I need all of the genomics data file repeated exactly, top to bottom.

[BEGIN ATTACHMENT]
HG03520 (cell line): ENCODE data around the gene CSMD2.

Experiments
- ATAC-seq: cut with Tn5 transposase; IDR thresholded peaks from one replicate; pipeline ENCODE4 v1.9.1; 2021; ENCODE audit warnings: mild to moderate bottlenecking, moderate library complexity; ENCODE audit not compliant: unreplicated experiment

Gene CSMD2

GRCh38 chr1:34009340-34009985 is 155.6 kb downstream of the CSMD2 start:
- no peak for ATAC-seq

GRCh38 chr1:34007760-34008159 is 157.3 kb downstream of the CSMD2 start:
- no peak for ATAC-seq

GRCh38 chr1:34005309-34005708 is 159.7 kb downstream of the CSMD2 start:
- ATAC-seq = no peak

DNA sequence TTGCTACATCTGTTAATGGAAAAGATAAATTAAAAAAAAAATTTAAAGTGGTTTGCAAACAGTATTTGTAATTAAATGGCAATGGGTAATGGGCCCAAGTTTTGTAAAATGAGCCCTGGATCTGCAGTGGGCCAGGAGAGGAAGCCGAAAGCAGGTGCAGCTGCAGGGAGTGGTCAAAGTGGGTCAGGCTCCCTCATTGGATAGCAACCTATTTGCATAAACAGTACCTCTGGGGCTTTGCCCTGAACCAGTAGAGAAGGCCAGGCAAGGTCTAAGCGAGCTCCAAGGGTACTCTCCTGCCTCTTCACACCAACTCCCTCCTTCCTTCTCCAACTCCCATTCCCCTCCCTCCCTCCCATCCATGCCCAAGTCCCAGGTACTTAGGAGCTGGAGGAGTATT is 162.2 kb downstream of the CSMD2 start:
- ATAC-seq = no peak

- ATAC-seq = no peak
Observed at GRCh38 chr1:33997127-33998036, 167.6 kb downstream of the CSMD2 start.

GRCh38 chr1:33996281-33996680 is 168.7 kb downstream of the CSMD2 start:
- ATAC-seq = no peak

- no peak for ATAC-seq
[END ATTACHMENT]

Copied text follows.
HG03520 (cell line): ENCODE data around the gene CSMD2.

Experiments
- ATAC-seq: cut with Tn5 transposase; IDR thresholded peaks from one replicate; pipeline ENCODE4 v1.9.1; 2021; ENCODE audit warnings: mild to moderate bottlenecking, moderate library complexity; ENCODE audit not compliant: unreplicated experiment

Gene CSMD2

GRCh38 chr1:34009340-34009985 is 155.6 kb downstream of the CSMD2 start:
- no peak for ATAC-seq

GRCh38 chr1:34007760-34008159 is 157.3 kb downstream of the CSMD2 start:
- no peak for ATAC-seq

GRCh38 chr1:34005309-34005708 is 159.7 kb downstream of the CSMD2 start:
- ATAC-seq = no peak

DNA sequence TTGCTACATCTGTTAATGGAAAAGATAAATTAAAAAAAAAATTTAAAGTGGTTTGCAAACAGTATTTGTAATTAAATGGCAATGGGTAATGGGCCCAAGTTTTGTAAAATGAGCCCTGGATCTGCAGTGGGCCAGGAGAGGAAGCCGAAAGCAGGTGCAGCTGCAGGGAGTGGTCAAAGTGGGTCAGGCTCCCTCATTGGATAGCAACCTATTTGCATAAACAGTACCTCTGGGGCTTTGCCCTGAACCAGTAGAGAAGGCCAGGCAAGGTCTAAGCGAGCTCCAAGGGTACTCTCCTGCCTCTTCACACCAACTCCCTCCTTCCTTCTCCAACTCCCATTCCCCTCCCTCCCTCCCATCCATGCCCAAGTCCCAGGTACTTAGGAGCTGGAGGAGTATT is 162.2 kb downstream of the CSMD2 start:
- ATAC-seq = no peak

- ATAC-seq = no peak
Observed at GRCh38 chr1:33997127-33998036, 167.6 kb downstream of the CSMD2 start.

GRCh38 chr1:33996281-33996680 is 168.7 kb downstream of the CSMD2 start:
- ATAC-seq = no peak

- no peak for ATAC-seq